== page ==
Then there's Google's (GOOG) YouTube. It's the place you go to search for bootleg recordings of live concerts. Many diehards browse YouTube immediately after a concert ends, refreshing the screen at regular intervals waiting for videos to hit. If you happened to have been at a show, the YouTube component takes on even more meaning.

Seeing a musician and/or band you have a strong emotional bond with is nothing short of a cathartic experience. It's intense. It's euphoric. It's a bit like a drug.

On that Springsteen site I mentioned, you'll sometimes see the term "post-Bruce depression" pop up. Granted -- there might be more going on with you psychologically if you suffer Springsteen withdrawal to the point of melancholy or worse, but that doesn't make the affliction any less real.

By and large, the music industry does a wholly pitiful job meeting the emotional needs of its customers. We're forced to scrap and scavenge third-party platforms from fan sites run on a shoestring to YouTube to get our fix.

And that's the point, we need our fix. Once we get a taste of the live experience, we go searching for other ways to self-medicate. To feel like we're part of something we know can't match, but is better than nothing vis-a-vis being there. If serious and casual fans can become addicted for periods of time to refreshing a freaking message board thread to see the name of the next song an artist played, don't you think they might pony up for high-quality streaming access to the tour?

A rhetorical question which leads into exactly what music lovers might be buying after the click to Page Two ...

Yahoo! Should Emulate Live Concert Tour Streaming After Major Professional Sports Apps

I use NHL Game Center and the far superior Major League Baseball At-Bat (premium edition) to follow hockey and baseball. The basic concept of both is that for a monthly fee you receive access to a live stream of pretty much every game every night (with the exception of local blackouts and national telecasts), plus you receive instant archive access to games as well as statistics and other features geared toward diehard as well as casual fans. There's even smart integration with each league's e-commerce merchandise sites.

To my knowledge, these apps have done nothing to hurt the leagues. In fact, they're promoting them like crazy because the loyalty and passion they nurture can help drive everything from ticket sales to ratings to merch sales. For goodness sake, this season, you receive free MLB At-Bat online access if you purchase DIRECTV's (DTV) MLB Extra Innings package. That deal put me over the edge to buy. And shortly after I made that investment, I bought a Blue Jays cap and hoodie. Go figure.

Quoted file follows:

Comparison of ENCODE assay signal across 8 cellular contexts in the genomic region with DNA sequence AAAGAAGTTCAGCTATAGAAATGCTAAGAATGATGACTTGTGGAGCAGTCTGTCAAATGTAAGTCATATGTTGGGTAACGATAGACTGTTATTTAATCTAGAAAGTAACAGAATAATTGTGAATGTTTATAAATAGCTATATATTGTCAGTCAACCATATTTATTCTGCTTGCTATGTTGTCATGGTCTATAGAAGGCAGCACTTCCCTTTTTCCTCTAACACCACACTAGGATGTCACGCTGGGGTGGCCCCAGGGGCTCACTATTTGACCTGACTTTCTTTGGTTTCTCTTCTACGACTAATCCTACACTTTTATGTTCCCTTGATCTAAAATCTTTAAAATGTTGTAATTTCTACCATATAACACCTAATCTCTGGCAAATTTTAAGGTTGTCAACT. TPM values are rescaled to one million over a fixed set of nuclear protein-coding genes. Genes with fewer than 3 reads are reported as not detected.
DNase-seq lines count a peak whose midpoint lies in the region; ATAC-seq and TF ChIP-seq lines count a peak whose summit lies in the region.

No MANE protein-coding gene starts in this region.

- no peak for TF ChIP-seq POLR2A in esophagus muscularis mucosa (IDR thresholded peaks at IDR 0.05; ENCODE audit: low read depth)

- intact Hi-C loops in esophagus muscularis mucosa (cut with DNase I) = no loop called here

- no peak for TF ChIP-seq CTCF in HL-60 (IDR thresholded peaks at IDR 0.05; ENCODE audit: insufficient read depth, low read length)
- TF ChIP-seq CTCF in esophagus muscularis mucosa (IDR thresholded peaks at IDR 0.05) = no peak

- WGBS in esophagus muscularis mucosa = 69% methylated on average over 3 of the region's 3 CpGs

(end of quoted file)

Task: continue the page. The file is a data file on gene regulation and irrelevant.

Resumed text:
Anyway, Yahoo! -- or somebody else -- could structure it any number of ways. By artist. By genre. They could allow you to select X number of artists for this much per month (or year) on an ascending scale. They could go a la carte by show. Or both. And more. Whatever. The particulars don't matter at this stage. What matters is that Yahoo! -- or whomever seizes this massive opportunity -- should model live concert streaming after the sports apps.

Using Taylor Swift as an example ...

She's likely to tour later this year or in 2015 at the latest after she releases a new record. That's the ideal time to launch a live concert streaming package, via Yahoo!, which provides subscribers access to a live stream of each stop on the tour, archived video access to each show on the tour and other bells and whistles, which could range from discounted event tickets and merch to other Taylor-related features.

This would be a goldmine. If the sports leagues can do it and World Wrestling Entertainment (WWE) can do something similar, there's no reason in the world why Taylor Swift and a whole host of other acts cannot do likewise. In fact, they're leaving money and synergy on the table by not doing likewise.